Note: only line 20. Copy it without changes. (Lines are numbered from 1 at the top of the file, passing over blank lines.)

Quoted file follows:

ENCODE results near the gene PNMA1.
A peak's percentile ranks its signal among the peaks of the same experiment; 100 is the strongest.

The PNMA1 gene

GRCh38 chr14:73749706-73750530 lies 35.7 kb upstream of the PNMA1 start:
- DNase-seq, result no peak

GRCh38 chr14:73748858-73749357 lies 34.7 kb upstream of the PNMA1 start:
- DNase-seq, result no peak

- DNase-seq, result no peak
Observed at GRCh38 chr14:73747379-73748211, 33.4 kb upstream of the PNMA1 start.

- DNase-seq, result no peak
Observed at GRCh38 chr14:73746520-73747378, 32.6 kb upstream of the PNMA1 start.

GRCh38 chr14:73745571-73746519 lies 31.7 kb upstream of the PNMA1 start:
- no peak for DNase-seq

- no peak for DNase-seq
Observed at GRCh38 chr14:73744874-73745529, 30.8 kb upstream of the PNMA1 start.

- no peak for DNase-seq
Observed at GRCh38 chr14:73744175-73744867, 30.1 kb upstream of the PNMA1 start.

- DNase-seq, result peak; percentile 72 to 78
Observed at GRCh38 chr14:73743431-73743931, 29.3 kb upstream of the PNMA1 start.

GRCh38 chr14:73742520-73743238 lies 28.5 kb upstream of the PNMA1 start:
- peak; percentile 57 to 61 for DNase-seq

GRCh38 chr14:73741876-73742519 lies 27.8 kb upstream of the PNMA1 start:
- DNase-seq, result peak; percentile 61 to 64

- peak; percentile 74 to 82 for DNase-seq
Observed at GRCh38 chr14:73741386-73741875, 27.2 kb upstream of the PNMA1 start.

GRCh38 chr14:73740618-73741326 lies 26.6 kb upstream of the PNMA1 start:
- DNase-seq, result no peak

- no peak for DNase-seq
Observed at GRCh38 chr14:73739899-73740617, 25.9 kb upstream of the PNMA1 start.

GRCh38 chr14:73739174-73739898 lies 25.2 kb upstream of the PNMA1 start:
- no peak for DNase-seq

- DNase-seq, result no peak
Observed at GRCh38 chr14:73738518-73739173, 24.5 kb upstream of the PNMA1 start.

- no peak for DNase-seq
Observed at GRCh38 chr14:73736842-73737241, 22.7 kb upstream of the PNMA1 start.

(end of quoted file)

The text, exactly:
GRCh38 chr14:73742520-73743238 lies 28.5 kb upstream of the PNMA1 start: